Some small sums of money allocated by JDC to Germany did not go through ZA. Late in 1933 the American Friends Service Committee (AFSC) offered their help in dealing with individual cases in Germany, where operations through recognized German agencies were impossible or inconvenient. Much of this work was actually only half legal, and the Quakers did the job very efficiently. The relationship between the two agencies, based on a common (p. 126)

Table 5: JDC Expenditures in Germany
(in German marks - about 2.5 marks per $)
JDC expenditure
Total ZA budget
Total raised in Germany
JDC percentage of ZA budget
35.0 %
32.5 %

28.7 %
36.3 %
(End note 49:
Based on the following main sources:
-- 28-30 - ZA reports for 1935 and 1936
-- 28-3 for the 1937 RV (ZA) budget;
-- R22-ZA report for 1934
-- R19-annual report for 1933;
-- R16-annual report for 1934, and Kahn's report for 1934, 1/3/35 [3 January 1935]
-- R15-Kahn's Bulletin for I.1936;
-- R13-draft of 1936 report, 5/28/37 [28 May 1937]
-- and Baerwald's letter to F.M. Warburg, 3/3/37 [3 March 1937];
-- Executive Committee meetings of 1/4/34, 3/6/35, 2/10/36, 12/9/37;
-- summary by E.M.M. Morrissey on 3/2/36 in WAC, Box 345 (a).

The figures unfortunately show fairly wide discrepancies, sometimes of over $ 10,000. The problem of the exchange rates had a great deal to do with this; we have relied chiefly on summaries made after the close of each year, for internal purposes, and have disregarded claims made in public).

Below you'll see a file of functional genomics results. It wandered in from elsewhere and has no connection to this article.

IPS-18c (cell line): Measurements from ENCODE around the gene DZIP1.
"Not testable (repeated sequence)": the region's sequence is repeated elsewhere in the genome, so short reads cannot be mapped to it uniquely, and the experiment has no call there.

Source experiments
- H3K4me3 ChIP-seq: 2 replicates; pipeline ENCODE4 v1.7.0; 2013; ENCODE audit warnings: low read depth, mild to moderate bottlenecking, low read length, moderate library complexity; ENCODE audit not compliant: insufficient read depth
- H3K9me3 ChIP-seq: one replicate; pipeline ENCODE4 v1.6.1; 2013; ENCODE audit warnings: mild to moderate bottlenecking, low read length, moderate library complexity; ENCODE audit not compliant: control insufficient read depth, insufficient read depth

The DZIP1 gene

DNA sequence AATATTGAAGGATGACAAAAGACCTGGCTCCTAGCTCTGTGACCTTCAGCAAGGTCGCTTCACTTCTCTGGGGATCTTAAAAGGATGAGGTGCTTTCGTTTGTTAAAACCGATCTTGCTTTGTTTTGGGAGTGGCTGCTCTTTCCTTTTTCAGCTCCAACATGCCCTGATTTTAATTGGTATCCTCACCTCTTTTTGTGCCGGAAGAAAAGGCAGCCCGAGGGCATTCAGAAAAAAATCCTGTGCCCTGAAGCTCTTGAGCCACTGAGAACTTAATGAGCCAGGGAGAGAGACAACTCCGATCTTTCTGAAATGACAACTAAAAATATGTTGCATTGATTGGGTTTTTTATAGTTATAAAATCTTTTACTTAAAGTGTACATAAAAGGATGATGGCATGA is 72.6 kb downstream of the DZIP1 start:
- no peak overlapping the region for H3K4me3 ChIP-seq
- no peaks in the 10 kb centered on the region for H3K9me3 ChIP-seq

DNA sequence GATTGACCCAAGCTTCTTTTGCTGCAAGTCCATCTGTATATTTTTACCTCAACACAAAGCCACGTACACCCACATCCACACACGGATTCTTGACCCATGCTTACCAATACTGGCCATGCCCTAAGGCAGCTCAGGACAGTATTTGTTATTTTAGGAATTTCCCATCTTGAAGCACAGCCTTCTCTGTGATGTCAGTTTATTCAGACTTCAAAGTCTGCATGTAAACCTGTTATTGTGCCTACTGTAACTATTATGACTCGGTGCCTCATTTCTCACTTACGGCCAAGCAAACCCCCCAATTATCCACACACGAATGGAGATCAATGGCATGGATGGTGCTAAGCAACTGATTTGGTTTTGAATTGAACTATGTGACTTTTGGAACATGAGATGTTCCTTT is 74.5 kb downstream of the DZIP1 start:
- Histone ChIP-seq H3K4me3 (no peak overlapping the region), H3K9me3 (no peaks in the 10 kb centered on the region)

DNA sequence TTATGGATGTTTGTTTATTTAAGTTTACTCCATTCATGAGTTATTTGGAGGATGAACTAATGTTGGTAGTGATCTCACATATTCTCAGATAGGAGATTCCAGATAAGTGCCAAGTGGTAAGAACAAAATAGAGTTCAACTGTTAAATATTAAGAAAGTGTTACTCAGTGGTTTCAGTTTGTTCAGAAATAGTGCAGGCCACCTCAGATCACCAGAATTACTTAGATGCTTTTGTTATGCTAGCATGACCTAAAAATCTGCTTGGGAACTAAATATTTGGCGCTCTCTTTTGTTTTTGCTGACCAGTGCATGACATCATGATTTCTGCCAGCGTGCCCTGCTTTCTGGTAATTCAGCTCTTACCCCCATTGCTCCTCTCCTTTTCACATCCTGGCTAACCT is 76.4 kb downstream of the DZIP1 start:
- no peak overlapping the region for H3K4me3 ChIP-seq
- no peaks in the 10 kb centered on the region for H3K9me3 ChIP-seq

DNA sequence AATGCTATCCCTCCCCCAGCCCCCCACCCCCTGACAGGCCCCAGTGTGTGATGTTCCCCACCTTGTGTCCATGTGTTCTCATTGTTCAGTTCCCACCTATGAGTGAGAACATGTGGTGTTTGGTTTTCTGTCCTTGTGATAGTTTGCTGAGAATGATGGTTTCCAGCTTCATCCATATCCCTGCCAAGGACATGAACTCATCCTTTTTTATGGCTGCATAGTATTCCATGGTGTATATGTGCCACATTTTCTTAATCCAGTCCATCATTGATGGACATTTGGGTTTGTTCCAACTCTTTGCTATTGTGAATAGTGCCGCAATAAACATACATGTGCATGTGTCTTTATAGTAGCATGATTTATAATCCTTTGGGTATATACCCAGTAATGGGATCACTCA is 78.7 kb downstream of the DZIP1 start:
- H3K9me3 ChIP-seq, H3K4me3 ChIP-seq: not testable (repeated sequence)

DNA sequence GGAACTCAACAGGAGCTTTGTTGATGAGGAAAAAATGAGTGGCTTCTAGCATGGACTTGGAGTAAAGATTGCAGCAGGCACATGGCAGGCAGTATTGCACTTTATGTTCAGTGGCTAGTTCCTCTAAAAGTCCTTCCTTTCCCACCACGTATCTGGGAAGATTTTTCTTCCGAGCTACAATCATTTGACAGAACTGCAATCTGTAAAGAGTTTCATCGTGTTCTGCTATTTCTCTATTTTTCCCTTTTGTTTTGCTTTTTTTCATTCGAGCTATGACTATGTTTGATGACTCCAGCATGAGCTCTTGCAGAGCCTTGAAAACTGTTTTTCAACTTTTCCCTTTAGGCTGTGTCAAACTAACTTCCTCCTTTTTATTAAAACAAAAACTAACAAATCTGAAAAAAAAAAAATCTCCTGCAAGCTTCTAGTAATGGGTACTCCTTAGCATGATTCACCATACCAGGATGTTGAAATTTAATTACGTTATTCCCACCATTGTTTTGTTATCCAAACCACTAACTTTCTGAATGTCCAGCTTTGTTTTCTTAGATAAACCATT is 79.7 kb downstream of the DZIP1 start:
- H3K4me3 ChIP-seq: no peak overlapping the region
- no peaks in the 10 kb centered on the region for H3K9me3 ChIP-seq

Footnote: JDC expenditure: JDC in New York had the following figures (this included small allocations that did not go through the ZA budget): 1933: $ 197,000; 1934: $ 440,000; 1935: $ 290,000; 1936: $ 546,000; 1937: $ 686,000
(End note 50: Kahn to JDC, September 1938, 9-27)

Footnote: Total raised in Germany: That is, the total sums raised for public purposes by all Jewish groups, communities, and organizations, including RV [Reichsvertretung] and ZA [Central Committee, Zentral-Ausschuss].

Footnote: JDC percentage of ZA budget: Local fund raising brought forth 42.8 % of the funds for the 1935 budget of ZA, 41 % in 1936, and 35.8 % in 1937. The difference between that and the JDC contribution, on one hand, and the total required, on the other, was provided largely by ICA and the Central British Fund for German Jewry (CBF).

idea of service without political strings, had been very close ever since World War I; in the German emergency this relationship prompted Kahn to say, "I should like to do something for the Quakers, who have behaved very well, as always."

(End note 51: 22-Gen. & Emerg. Germany, AFSC)

Reports by W.R. Hughes, the Quaker representative in Germany in 1934/5, gave JDC some insight into the type of work the Quakers did. Apart from the Quakers, JDC also gave money to other nonsectarian efforts, the total for the period up to 1936 being $ 116,557.

(End note 52: 29-Gen. & Emerg. Germany, nonsectarian relief)